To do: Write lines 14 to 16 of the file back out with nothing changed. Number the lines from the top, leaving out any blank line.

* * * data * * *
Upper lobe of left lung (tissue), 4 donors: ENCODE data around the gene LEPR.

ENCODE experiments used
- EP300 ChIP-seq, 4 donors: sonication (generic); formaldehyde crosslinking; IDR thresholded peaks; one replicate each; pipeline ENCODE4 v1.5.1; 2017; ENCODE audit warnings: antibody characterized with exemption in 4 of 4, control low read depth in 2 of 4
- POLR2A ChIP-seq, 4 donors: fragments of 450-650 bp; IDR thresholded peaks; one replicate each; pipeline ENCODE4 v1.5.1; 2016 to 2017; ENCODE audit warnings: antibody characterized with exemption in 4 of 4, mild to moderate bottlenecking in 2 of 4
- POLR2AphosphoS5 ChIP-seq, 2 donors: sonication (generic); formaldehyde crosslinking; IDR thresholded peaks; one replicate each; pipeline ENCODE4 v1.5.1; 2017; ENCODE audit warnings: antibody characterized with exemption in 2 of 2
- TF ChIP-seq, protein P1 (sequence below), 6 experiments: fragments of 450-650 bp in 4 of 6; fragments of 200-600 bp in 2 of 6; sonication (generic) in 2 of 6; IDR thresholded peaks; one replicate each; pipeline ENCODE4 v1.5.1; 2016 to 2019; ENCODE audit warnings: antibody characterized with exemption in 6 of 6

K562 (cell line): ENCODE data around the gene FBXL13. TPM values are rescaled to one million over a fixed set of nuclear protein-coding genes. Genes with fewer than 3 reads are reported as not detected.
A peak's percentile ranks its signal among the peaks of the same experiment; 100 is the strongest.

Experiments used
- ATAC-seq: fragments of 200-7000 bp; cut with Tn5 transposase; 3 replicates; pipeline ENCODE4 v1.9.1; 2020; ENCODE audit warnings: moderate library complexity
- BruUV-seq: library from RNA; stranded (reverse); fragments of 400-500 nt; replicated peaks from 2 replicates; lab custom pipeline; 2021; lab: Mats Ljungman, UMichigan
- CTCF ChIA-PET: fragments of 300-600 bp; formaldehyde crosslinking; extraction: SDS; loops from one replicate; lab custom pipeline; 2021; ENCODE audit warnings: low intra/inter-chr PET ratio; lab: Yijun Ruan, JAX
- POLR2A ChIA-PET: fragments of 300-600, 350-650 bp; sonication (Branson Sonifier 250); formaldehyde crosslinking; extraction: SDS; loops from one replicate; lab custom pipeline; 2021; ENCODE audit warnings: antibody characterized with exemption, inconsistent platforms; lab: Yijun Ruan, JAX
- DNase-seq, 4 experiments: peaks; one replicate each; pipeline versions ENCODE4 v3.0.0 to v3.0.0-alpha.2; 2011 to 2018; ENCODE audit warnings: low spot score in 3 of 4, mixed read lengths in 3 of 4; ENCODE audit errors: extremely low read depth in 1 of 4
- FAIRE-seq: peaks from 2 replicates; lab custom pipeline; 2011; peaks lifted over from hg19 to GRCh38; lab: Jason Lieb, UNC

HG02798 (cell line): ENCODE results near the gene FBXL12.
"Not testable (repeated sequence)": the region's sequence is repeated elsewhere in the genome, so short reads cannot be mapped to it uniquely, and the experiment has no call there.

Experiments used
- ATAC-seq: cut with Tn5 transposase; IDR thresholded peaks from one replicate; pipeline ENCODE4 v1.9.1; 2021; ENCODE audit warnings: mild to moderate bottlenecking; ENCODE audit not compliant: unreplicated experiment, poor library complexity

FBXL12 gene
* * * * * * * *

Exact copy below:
- DNase-seq, 4 experiments: peaks; one replicate each; pipeline versions ENCODE4 v3.0.0 to v3.0.0-alpha.2; 2011 to 2018; ENCODE audit warnings: low spot score in 3 of 4, mixed read lengths in 3 of 4; ENCODE audit errors: extremely low read depth in 1 of 4
- FAIRE-seq: peaks from 2 replicates; lab custom pipeline; 2011; peaks lifted over from hg19 to GRCh38; lab: Jason Lieb, UNC

HG02798 (cell line): ENCODE results near the gene FBXL12.